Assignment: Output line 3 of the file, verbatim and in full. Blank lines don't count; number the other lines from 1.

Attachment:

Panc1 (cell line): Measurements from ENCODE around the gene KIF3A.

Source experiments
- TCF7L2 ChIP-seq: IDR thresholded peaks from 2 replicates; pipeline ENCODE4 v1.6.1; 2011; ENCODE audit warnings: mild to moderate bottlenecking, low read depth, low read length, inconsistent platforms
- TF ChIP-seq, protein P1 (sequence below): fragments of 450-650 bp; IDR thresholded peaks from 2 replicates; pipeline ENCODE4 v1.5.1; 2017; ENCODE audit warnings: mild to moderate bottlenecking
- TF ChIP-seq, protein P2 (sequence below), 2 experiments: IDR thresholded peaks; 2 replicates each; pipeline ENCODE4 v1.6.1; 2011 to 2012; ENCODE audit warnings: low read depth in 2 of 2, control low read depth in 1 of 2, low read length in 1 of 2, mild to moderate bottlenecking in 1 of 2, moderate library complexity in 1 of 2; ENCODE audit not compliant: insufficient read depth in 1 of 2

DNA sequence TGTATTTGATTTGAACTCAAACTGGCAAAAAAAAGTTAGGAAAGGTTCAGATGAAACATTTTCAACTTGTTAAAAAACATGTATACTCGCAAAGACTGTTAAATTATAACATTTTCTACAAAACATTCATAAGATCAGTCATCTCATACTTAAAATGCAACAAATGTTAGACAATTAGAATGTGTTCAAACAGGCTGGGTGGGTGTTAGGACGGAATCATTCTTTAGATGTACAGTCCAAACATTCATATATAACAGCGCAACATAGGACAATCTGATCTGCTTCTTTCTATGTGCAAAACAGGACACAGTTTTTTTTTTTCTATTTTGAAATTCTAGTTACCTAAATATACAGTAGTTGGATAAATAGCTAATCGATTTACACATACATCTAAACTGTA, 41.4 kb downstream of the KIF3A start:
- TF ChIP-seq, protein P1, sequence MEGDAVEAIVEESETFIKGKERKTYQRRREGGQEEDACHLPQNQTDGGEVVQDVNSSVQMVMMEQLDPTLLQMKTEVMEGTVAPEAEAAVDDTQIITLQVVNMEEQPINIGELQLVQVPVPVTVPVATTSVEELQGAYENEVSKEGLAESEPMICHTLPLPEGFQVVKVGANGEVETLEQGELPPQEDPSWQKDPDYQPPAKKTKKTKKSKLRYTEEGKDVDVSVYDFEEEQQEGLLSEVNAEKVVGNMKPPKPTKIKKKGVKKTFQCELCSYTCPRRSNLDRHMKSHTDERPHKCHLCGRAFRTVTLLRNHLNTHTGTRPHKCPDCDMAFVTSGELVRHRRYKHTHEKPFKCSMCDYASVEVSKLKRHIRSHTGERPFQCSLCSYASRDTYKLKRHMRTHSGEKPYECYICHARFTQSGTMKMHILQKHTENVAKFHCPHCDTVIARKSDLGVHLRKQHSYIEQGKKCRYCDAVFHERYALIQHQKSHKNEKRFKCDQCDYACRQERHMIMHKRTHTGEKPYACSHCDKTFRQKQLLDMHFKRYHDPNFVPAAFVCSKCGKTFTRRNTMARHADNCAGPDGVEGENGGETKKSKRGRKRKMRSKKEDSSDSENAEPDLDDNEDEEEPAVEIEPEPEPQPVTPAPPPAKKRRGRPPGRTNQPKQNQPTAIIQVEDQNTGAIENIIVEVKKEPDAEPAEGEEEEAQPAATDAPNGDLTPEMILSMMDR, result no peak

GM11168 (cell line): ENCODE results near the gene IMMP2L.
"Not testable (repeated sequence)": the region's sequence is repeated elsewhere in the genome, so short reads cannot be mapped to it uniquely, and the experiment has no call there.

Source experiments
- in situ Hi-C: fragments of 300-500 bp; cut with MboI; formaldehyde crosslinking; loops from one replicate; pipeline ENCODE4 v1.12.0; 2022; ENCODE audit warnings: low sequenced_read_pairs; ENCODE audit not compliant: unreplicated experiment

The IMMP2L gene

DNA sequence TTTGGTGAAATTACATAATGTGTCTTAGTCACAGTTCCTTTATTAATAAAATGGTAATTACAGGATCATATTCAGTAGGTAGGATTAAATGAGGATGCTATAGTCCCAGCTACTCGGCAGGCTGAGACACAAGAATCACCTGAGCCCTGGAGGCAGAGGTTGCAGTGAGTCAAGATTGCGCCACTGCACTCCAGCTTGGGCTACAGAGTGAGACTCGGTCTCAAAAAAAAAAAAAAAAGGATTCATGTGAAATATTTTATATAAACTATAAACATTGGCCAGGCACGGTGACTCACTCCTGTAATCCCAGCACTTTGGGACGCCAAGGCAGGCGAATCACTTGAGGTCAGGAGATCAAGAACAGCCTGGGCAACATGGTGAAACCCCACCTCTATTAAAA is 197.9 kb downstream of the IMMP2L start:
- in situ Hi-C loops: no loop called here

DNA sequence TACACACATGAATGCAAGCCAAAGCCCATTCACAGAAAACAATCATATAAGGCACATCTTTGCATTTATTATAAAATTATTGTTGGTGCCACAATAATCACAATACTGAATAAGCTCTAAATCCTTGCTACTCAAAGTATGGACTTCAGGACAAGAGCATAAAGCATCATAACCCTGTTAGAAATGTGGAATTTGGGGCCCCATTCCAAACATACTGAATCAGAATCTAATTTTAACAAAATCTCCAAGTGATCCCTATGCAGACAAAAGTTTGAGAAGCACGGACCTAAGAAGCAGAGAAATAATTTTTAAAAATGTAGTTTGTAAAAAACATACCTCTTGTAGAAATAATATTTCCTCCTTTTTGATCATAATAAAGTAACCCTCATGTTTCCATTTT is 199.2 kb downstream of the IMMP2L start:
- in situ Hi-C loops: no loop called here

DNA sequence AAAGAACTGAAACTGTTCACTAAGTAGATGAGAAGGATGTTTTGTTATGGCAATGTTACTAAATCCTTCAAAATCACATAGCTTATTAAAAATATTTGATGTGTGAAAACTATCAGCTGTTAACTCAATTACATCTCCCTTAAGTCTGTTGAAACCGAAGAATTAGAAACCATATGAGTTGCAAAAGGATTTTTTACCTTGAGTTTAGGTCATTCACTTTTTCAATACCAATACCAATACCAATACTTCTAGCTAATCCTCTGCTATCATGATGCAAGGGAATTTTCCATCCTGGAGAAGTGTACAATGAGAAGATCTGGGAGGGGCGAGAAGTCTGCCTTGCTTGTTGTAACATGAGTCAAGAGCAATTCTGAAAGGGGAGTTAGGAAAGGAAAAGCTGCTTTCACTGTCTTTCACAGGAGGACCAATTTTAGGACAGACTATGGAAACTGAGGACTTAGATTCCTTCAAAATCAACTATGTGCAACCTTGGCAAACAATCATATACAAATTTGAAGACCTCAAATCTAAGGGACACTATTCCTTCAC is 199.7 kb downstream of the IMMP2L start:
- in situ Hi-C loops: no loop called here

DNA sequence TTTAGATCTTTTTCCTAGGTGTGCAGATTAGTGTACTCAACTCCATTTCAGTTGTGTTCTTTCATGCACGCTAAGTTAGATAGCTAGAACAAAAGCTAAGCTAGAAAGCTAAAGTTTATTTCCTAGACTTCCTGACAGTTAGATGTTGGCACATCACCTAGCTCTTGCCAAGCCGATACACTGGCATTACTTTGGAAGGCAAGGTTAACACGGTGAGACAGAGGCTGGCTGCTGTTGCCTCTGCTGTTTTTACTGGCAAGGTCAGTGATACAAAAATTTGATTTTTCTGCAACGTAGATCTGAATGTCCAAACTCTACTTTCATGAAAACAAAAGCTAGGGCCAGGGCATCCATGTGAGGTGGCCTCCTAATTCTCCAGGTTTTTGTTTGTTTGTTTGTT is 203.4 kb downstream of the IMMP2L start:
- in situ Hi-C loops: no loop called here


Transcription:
- TCF7L2 ChIP-seq: IDR thresholded peaks from 2 replicates; pipeline ENCODE4 v1.6.1; 2011; ENCODE audit warnings: mild to moderate bottlenecking, low read depth, low read length, inconsistent platforms